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UBEReats

Uber Eats’ can now reach over 90% of the UK population, having grown its coverage “exponentially” since the start of the pandemic.

Meanwhile grocery delivery has become one of the app’s “fastest-growing sectors” in the UK, according to a trading update for quarter one of 2021.

Globally the business grew 150% year on year, while in the UK and the rest of Europe the rate was even faster, Uber Eats said, though it did not put a number on this.

More than 25,000 new restaurants had signed up to the app over the year, while grocery partnerships had been struck with Asda, Sainsbury’s, Iceland and McColl’s, Uber Eats said.

The food delivery app has also recently launched a new service for restaurant partners called ‘Dine In’, allowing customers to make contactless orders while at restaurants through the app.

“As the nation comes out of lockdown, we’ll continue to ensure people can order their favourite restaurant meals at home and help them with their essential shopping no matter where they live,” said Uber Eats UK and Ireland general manager Sunjiv Shah.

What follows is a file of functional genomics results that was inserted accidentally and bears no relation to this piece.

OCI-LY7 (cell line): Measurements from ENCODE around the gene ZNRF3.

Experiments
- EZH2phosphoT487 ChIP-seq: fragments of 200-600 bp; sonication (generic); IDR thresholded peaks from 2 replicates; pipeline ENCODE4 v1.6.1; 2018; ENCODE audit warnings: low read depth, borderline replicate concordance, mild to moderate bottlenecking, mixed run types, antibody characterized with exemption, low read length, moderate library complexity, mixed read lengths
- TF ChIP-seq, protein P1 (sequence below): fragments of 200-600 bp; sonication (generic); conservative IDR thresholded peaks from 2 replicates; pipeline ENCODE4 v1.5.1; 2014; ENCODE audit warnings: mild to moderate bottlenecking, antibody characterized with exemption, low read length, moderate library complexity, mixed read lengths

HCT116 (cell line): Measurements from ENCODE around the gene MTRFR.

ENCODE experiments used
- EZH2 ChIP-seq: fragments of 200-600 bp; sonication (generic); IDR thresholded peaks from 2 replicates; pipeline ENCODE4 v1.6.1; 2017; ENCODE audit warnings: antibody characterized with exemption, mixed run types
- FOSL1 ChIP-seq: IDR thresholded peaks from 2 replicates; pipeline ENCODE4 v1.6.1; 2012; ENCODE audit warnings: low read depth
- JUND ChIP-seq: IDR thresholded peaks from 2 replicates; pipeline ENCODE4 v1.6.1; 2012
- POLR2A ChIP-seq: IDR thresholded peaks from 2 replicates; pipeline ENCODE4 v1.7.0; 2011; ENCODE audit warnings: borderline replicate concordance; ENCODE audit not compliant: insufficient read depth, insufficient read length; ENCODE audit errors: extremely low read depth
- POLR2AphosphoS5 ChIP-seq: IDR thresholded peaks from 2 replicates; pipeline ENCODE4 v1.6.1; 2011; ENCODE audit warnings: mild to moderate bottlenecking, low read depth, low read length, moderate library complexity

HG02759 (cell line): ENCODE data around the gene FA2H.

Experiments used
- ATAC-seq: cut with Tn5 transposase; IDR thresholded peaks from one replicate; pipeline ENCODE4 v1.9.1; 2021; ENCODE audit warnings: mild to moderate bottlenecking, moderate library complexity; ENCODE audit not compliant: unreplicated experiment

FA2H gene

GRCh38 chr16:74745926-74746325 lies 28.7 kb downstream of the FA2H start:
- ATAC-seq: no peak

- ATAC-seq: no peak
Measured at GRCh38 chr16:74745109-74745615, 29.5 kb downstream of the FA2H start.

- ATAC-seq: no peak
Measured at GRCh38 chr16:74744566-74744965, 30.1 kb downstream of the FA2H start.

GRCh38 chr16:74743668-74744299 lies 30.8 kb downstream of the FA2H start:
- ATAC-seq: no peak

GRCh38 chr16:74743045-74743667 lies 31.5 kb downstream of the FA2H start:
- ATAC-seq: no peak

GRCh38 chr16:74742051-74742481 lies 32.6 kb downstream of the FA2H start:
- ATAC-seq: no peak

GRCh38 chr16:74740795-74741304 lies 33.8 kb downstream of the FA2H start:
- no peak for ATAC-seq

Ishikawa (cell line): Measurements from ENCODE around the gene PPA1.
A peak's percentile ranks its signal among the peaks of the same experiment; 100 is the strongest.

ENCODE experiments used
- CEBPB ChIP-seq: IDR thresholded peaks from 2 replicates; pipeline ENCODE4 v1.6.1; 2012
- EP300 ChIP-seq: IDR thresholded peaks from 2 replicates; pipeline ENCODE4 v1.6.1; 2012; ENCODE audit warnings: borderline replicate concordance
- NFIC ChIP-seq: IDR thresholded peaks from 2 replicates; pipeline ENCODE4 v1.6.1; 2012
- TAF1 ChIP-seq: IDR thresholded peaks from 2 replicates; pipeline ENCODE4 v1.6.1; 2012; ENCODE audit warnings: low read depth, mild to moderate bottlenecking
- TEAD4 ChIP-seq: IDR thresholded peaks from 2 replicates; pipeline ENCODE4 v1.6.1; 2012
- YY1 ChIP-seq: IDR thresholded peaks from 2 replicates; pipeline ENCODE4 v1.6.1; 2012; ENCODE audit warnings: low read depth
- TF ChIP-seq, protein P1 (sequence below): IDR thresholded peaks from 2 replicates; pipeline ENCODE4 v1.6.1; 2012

Sainsbury’s last week extended a partnership with Uber Eats to 100 stores, having brought 25 onto the platform last year. The supermarket is using the platform alongside Deliveroo, which it simultaneously extended to 100 stores, having launched from 10 last year.

Asda began Uber Eats deliveries from 25 stores in July and added 75 more in December. Iceland launched its first same-day delivery service with Uber Eats in September, fulfilling orders in as little as 20 minutes from a store in London’s Hackney, before adding branches in Kentish Town, Bow and Islington by January.

Shah said 2020 had been “a year like no other, and we’ve seen substantial change in the hospitality and grocery industries as a result”.

The trading update said that to help restaurants during the pandemic, Uber Eats had invested over £5m in reducing fees, including waiving onboarding charges, increasing payment frequency from weekly to daily and charging no commission on orders collected by customers.

“This was a difficult time for restaurants so it was important for us to play our part in helping thousands of restaurants access new customers and adapt their businesses,” said Shah.

“As the nation comes out of lockdown, we’ll continue to ensure people can order their favourite restaurant meals at home and help them with their essential shopping no matter where they live.”

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